He first began working at Gonzaga in 1990, and from his roots in student affairs has remained fundamentally focused on students. He is deeply committed to a broad-based liberal arts education that prepares students to be critical thinkers, outstanding professionals, and living exemplars of the Jesuit imperative to be men and women with and for others.

His tenure has been marked by initiatives related to community engagement, institutional sustainability, and increase in institutional prestige and recognition. More than $200 million in new construction and campus improvements have been completed since his inauguration in 2010, including such major projects as the Boone Avenue Retail Center (2013), the John J. Hemmingson Center (2015), the Stevens Center for Tennis and Golf (2014), the Volkar Center for Athletic Achievement (2017), the Woldson Performing Arts Center (2019) and the Della Strada Jesuit Community (2017). Gonzaga launched its most ambitious fundraising effort to date, the $250 million “Gonzaga Will” campaign, in October 2015. Gonzaga closed the campaign in 2018, raising $355 million from more than 40,000 donors to support student scholarships, academic and student programs, as well as significant campus improvements.

Montana Supreme Court Chief Justice Mike McGrath

Chief Justice Mike McGrath was raised in Butte, Montana. He earned a degree in business administration from the University of Montana in 1970 and graduated from Gonzaga University School of Law in 1975. Following graduation from law school he worked as a Reginald Heber Smith Community lawyer fellow in Reno, Nevada, providing legal services to low-income clients.

Montana Supreme Court Chief Justice Mike McGrath
Chief Justice Mike McGrath.
He served in the U.S. Air Force from 1970 until an honorable discharge in 1972. 

He was a Montana Assistant Attorney General from 1977 to 1982. He was elected to five terms as Lewis and Clark County Attorney beginning in 1983. He was elected to two terms as Montana Attorney General. As Attorney General he served from 2000 to 2008, oversaw a staff of more than 700 employees and focused on methamphetamine prevention and natural resource and land issues.

McGrath was elected to an eight-year term as chief justice of the Montana Supreme Court in November 2008 and took office Jan. 5, 2009. He was re-elected in 2016 to a second eight-year term as chief justice.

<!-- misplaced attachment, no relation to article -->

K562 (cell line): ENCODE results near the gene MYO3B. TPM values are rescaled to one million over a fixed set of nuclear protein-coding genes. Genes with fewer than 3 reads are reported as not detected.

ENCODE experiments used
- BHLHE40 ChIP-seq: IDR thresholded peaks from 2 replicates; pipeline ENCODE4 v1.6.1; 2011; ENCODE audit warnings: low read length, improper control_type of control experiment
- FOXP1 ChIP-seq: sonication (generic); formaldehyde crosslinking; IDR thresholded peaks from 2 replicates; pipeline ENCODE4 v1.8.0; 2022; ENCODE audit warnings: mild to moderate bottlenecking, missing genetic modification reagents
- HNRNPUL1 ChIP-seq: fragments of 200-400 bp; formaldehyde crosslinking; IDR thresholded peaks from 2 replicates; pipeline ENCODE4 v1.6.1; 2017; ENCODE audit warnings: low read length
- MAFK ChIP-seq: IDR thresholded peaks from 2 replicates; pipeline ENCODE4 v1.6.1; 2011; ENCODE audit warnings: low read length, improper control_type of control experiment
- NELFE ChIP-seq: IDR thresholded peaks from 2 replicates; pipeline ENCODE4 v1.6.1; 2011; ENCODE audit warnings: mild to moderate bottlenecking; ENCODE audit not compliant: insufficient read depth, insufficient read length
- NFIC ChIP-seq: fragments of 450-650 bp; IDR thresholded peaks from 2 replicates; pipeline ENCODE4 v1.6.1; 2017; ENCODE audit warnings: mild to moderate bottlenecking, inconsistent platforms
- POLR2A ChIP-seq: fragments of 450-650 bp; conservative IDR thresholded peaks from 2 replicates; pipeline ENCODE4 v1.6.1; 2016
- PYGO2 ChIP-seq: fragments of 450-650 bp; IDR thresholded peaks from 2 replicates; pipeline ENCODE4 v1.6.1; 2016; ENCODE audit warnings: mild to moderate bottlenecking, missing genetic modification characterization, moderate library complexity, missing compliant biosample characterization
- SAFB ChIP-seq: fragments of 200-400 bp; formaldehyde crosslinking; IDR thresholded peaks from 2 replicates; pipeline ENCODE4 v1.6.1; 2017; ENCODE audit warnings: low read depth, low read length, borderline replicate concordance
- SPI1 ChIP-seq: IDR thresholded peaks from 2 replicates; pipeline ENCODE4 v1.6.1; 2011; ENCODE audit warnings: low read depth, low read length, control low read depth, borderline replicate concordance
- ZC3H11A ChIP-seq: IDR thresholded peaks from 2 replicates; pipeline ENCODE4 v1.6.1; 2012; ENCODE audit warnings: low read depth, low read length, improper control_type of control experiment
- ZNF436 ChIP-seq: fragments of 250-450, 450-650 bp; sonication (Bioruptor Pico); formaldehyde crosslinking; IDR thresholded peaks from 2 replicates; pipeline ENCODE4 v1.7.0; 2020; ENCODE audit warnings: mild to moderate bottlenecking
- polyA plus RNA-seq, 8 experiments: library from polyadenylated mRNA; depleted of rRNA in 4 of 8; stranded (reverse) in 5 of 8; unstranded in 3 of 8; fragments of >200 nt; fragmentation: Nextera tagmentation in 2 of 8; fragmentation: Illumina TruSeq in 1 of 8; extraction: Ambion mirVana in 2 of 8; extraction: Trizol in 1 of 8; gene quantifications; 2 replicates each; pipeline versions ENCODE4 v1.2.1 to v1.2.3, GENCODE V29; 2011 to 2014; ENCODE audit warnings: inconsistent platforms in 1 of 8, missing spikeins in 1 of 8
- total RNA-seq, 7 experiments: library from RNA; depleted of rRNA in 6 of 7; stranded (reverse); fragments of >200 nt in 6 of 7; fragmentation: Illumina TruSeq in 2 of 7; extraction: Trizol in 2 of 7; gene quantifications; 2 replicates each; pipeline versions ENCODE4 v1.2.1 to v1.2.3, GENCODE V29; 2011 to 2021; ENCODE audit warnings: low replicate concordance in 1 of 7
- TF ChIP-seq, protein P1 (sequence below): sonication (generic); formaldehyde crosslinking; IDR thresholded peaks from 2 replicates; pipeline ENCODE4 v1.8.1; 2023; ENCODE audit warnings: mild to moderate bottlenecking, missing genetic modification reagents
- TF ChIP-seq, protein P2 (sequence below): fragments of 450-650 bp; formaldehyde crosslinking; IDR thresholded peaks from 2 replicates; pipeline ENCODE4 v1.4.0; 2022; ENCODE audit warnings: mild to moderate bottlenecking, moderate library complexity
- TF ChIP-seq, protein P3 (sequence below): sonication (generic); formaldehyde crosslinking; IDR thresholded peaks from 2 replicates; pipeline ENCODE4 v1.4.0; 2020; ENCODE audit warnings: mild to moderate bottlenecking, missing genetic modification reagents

He and his wife Joy have two sons, Pat and Chris, and five grandchildren.

ACLU of Washington Executive Director Michele E. Storms

Michele E. Storms is the executive director of the American Civil Liberties Union of Washington (ACLU of Washington), former deputy director of the ACLU of Washington, and previous assistant dean for public service and executive director of the William H. Gates Public Service Law program at the University of Washington School of Law. 
Michele E. Storms
ACLU of Washington Executive Director Michele E. Storms.

Before that, she served as a statewide advocacy coordinator first at Columbia Legal Services and later at the Northwest Justice Project where over a combined five-year period she coordinated civil legal aid advocacy in the areas of family law, youth and education, housing, elder law, Native American and right to counsel issues. She was also previously on faculty at the University of Washington School of Law where she founded what is now the Child and Youth Advocacy Clinic and taught several courses. In addition to her service on numerous boards and guilds both locally and nationally, Michele served on the Washington State Access to Justice Board for six years and the board of One America.

Storms is concerned with equity and justice for all and has dedicated her professional and personal attention to access to justice, preservation of freedom and democracy for all and ensuring that all humans safely reside in the “circle of human concern.”